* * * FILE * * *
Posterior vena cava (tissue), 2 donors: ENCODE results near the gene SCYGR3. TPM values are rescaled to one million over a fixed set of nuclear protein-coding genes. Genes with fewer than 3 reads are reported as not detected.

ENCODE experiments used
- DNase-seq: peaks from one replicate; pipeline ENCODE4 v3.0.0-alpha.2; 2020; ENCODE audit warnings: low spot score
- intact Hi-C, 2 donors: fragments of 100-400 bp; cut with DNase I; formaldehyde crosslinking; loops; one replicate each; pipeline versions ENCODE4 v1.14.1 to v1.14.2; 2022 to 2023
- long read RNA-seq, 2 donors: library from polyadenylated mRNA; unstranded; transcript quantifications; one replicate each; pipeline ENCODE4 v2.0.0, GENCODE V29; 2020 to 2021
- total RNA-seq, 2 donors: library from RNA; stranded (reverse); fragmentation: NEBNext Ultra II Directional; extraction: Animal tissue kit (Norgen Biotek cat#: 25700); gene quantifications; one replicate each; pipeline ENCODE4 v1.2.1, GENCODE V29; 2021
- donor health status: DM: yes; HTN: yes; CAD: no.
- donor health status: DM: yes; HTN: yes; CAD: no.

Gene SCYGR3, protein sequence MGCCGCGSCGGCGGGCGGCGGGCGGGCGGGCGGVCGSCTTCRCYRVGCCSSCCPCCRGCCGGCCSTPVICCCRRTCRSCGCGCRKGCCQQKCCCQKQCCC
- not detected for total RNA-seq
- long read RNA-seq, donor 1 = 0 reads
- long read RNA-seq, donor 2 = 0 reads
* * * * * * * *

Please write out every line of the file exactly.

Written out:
Posterior vena cava (tissue), 2 donors: ENCODE results near the gene SCYGR3. TPM values are rescaled to one million over a fixed set of nuclear protein-coding genes. Genes with fewer than 3 reads are reported as not detected.

ENCODE experiments used
- DNase-seq: peaks from one replicate; pipeline ENCODE4 v3.0.0-alpha.2; 2020; ENCODE audit warnings: low spot score
- intact Hi-C, 2 donors: fragments of 100-400 bp; cut with DNase I; formaldehyde crosslinking; loops; one replicate each; pipeline versions ENCODE4 v1.14.1 to v1.14.2; 2022 to 2023
- long read RNA-seq, 2 donors: library from polyadenylated mRNA; unstranded; transcript quantifications; one replicate each; pipeline ENCODE4 v2.0.0, GENCODE V29; 2020 to 2021
- total RNA-seq, 2 donors: library from RNA; stranded (reverse); fragmentation: NEBNext Ultra II Directional; extraction: Animal tissue kit (Norgen Biotek cat#: 25700); gene quantifications; one replicate each; pipeline ENCODE4 v1.2.1, GENCODE V29; 2021
- donor health status: DM: yes; HTN: yes; CAD: no.
- donor health status: DM: yes; HTN: yes; CAD: no.

Gene SCYGR3, protein sequence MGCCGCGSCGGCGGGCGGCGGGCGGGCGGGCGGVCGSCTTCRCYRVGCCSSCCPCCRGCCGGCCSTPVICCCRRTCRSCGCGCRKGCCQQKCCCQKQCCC
- not detected for total RNA-seq
- long read RNA-seq, donor 1 = 0 reads
- long read RNA-seq, donor 2 = 0 reads